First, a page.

All the parents I know who have tried to impose an external routine on their baby seem to have had much more stress and complained much more of problems than the ones who follow their baby's routine. I'm guessing that if your friend's baby was sleeping through the night at 2 weeks old it was because that was it's natural pattern.

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#6 of 35 Old 01-30-2013, 04:44 AM
 
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With most babies, it takes more than "a lot of discipline" to get them sleeping through the night at 6 weeks. It usually takes ignoring their cries and hunger. Now my younger child was sleeping through the night at one week, but most babies don't do that. Most are up at night for months and months because they are hungry at night and need to eat. I really feel that ignoring a baby's cries and making them learn to sleep when they might be hungry - or even lonely as that's a legitimate need for babies as well - is too harsh to be just a neutral parenting choice.

My younger baby, who slept through the night, always had to be home for her naps and was insistent about that. I loved the flexibility with the one who would sleep anywhere (the first one) and I loved being able to sleep through the night (with the younger one) but I didn't have a choice in either case. I think you have to wait till the baby is here and see what kind of sleep habits he/she has.
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#7 of 35 Old 01-30-2013, 04:47 AM
 
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Err, no amount of "discipline" would have put my kids on a schedule. Some kids incline that way and with parental encouragement can adapt. Other kids... not so much. Humans are weird, complicated animals.

 

And my kids wouldn't take a bottle because I "waited too long". It is inconvenient being tied to a baby for the whole first year + of life but I didn't have kids because I wanted my life to be convenient. It worked for me.


My advice may not be appropriate for you. That's ok. You are just fine how you are and I am the right kind of me.

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#8 of 35 Old 01-30-2013, 06:41 AM
 
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I completely agree with the advice of wait and see what is a good fit for your baby. I am an in between mama but definitely closer to the follow baby side. By about 6 months or so we established a bedtime routine at night. Her routine started at 6:30 but if she was tired earlier, we started earlier. If she had a late nap and was energetic then I gave her an extra 20-30 minutes. Naps were timed from the time she woke up (usually 3 hours) but I was always flexible with that. I didn't pick these numbers out of thin air but they emerged as her rhythm and I just formed it up a little. In the early months she would nap wherever it by 7 or so months she needed her own space although would occasionally snooze in the car or stroller. FWIW, she's 22 months and still wakes up at night. DD was very flexible/easy as a newborn but really needed the routine to wind down in later infancy and definitely toddlerhood. I think the best plan is to have an idea of how you want to parent, wait and meet the baby and then follow your instincts and baby's cues as much as possible.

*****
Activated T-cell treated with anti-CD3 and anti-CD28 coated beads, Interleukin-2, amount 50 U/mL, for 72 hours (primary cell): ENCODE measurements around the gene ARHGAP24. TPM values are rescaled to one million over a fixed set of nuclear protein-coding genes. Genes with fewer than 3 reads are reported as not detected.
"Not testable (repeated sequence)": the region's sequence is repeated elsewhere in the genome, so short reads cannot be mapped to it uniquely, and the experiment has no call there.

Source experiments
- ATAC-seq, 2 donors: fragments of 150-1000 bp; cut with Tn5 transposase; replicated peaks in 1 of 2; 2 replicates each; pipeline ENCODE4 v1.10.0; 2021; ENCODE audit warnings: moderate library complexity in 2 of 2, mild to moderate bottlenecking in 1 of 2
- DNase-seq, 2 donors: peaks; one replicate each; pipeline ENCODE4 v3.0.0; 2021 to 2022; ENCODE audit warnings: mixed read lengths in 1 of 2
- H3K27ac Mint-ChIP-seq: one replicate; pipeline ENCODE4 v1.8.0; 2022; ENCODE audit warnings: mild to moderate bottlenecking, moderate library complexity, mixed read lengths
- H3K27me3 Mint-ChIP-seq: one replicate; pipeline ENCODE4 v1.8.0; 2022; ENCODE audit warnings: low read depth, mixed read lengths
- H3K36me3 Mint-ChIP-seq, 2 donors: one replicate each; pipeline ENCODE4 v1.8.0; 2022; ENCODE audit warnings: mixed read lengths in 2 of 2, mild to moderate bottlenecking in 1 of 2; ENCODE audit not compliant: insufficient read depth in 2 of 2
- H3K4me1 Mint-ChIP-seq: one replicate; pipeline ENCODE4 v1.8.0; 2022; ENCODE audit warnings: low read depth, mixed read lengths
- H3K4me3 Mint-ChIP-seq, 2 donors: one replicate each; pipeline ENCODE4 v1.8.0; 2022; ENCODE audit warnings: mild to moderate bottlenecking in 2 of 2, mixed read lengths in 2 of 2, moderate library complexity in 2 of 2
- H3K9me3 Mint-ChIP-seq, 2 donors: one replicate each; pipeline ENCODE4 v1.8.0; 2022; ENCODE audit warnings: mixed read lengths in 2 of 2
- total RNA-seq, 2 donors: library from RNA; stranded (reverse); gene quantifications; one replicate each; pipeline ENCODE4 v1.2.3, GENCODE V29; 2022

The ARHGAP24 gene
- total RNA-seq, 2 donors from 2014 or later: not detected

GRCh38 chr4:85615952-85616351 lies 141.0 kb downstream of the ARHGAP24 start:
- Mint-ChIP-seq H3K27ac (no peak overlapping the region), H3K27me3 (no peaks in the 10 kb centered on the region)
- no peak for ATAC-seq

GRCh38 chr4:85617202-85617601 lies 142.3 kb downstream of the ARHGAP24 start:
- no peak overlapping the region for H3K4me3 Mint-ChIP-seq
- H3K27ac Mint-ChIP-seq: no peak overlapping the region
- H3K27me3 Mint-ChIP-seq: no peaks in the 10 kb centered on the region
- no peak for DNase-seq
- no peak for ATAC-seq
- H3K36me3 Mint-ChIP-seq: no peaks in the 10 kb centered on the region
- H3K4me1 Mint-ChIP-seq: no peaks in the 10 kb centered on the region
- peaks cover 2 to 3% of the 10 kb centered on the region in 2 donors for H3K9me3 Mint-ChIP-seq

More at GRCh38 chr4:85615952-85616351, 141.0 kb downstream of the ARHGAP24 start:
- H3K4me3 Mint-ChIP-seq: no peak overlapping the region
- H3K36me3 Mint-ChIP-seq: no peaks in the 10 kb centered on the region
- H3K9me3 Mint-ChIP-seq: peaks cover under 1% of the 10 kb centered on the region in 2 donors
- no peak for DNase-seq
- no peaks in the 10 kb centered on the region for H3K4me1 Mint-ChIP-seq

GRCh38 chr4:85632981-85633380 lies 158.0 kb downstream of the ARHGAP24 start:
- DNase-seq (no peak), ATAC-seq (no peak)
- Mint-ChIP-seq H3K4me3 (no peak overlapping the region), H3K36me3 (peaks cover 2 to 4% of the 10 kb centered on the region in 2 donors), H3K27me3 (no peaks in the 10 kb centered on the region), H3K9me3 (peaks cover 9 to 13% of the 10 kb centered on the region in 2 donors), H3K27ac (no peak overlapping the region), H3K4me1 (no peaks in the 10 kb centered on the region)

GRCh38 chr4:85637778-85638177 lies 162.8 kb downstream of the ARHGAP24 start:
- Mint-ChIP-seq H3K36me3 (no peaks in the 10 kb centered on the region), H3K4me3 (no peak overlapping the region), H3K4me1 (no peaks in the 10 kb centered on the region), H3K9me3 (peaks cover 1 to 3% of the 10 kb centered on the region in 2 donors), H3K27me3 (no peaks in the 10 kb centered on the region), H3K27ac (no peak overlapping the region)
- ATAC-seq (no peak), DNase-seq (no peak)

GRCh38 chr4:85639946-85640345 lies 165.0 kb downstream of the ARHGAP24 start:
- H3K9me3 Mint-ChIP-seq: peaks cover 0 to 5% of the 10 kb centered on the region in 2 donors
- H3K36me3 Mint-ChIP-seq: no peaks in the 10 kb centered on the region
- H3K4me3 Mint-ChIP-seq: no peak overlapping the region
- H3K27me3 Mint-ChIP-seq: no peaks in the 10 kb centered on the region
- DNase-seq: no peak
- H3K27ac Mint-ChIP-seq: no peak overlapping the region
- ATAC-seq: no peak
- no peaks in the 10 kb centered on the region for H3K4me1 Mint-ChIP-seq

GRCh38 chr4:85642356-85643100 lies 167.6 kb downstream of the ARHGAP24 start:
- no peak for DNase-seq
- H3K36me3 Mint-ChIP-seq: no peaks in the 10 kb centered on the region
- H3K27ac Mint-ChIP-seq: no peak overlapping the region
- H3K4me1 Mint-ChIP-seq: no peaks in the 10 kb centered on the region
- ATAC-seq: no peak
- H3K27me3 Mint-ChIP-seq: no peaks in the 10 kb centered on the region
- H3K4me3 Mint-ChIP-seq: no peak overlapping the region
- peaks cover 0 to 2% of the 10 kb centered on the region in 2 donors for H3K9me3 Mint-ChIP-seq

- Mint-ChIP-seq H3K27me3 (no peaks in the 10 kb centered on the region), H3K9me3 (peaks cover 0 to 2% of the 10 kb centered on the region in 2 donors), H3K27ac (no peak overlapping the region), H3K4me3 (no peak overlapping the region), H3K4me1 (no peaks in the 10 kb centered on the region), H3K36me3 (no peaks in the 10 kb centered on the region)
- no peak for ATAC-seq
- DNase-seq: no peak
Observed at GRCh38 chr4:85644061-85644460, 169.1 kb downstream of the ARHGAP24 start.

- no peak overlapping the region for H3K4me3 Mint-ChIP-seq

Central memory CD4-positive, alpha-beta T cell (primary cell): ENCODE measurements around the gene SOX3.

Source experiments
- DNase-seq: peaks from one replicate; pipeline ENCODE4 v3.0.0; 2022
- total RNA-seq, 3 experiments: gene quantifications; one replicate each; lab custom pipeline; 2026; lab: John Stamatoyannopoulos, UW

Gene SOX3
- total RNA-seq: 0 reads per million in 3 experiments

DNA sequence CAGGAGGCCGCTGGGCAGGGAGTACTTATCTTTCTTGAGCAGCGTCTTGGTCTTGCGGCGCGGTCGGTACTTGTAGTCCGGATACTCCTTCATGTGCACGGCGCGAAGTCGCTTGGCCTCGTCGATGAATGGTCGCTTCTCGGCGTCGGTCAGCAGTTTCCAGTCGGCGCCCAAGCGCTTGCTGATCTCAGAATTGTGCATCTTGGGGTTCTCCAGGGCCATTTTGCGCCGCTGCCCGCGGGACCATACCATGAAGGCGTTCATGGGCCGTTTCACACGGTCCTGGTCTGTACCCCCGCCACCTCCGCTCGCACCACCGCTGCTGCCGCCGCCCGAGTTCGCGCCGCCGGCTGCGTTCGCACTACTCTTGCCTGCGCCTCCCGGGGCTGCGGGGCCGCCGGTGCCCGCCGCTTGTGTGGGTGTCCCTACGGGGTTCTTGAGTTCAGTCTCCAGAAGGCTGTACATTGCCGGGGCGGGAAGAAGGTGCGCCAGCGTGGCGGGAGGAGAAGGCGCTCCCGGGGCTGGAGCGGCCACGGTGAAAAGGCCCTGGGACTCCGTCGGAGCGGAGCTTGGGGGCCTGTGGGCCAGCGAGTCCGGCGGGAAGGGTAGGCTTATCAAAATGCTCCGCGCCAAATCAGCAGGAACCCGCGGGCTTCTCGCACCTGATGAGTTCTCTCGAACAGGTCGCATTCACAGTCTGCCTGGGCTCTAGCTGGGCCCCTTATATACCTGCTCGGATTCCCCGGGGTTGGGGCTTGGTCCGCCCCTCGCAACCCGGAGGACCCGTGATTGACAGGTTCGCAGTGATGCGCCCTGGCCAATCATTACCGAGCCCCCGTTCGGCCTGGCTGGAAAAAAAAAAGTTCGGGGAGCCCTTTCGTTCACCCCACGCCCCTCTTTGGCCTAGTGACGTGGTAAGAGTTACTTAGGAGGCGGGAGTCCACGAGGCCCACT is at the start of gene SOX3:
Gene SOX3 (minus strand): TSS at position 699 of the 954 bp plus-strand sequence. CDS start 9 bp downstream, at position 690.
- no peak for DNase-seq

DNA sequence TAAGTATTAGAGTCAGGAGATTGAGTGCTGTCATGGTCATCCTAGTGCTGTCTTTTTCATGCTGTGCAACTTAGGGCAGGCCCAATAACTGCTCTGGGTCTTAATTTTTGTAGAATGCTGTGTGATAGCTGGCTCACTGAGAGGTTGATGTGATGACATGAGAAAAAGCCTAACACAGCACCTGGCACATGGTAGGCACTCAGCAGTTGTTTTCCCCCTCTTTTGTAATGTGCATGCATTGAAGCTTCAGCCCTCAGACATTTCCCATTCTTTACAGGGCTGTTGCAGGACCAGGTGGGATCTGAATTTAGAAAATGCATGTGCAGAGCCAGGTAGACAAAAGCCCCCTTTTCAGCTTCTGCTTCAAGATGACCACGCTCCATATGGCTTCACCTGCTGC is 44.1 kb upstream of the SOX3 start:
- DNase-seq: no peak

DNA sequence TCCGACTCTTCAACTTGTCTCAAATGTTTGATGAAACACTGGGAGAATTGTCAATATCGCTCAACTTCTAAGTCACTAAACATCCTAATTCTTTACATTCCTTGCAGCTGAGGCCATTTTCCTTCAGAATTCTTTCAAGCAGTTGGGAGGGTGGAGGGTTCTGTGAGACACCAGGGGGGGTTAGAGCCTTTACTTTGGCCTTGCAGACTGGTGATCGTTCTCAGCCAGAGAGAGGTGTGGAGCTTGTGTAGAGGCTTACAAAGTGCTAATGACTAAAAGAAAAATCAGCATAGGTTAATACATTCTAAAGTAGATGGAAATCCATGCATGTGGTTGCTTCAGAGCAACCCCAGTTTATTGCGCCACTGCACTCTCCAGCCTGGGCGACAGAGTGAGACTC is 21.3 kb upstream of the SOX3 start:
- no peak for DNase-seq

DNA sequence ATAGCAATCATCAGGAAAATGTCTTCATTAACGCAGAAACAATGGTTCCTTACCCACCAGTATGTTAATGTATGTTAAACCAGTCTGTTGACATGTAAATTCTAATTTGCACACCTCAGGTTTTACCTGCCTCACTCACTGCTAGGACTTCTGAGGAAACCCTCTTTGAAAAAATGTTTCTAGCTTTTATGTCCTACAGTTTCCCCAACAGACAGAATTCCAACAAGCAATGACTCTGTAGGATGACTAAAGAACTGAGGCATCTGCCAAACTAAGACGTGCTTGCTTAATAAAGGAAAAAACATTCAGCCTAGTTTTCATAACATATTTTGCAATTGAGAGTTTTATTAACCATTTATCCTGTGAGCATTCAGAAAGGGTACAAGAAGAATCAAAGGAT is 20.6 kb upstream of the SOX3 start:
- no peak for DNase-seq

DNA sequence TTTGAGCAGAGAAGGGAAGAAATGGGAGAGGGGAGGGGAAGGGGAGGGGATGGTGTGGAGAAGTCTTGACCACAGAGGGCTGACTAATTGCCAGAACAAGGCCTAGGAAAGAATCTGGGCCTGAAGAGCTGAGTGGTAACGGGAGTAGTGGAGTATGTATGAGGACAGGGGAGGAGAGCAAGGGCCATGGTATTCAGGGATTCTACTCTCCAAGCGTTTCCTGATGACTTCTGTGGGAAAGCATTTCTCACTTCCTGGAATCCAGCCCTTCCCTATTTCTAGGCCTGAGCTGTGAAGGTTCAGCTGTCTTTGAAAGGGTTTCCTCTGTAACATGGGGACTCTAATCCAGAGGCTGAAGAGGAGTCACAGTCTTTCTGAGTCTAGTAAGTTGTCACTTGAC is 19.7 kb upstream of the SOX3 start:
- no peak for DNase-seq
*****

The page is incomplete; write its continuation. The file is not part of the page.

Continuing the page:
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#9 of 35 Old 01-30-2013, 09:46 AM - Thread Starter
 
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I am very much a fan of allowing babies to find their own routine. As they get older I do tend to fit our activities around sleep times but that is mainly because I either want to sleep then too or I want some alone time at home to read or watch TV or sew or something. When they're very little (first 6 months or so) I don't mind being out while they sleep because they sleep so often.

And, while some babies naturally sleep through the night quite early, I think the majority need and benefit from some contact with their parent/s over night. Whether that is for feeding or comfort.

My personal experience has been that the best way to get as much sleep as possible is to co-sleep. I find getting up when I'm tired a real chore. It is much more restful for me to be able to stay lying down and maybe even doze while I feed. I also find my babies settled a lot more quickly as they never woke up fully either.

My first child (now 2.5yo) used to wake fairly often to feed o/night. Every 3-4hrs at best with occasional periods of more frequent waking. My new babe (10.5weeks) only wakes once overnight at the moment.

All the parents I know who have tried to impose an external routine on their baby seem to have had much more stress and complained much more of problems than the ones who follow their baby's routine. I'm guessing that if your friend's baby was sleeping through the night at 2 weeks old it was because that was it's natural pattern.

 

Well we certainly plan to have our baby close to us. Perfect excuse to get a king sized bed Sheepish.gif even though we need a new bed anyway. But I'm not sure if I'm going to be hardcore about cosleeping. Will def have to play that one out and see what works for us. We're staying in a one bedroom til babe is at least a year so we'll be sharing a room whether we like it or not. Our apartment is an awkward railroad layout with a teeny living room and middle spaces but I'm grateful for our massive bedroom. I thought about getting a cosleeper, for nights I wanted more space in bed, and just to see if it works for us but my sis said ehhhhhh forget the cosleeper, just have your baby in your bed and then transfer to a crib. Don't think we'll bring a crib in until 6 months though because our perfect spot for it is right in front of where out only a/c unit can go so I need to wait til the fall months when we're not using the a/c anymore :P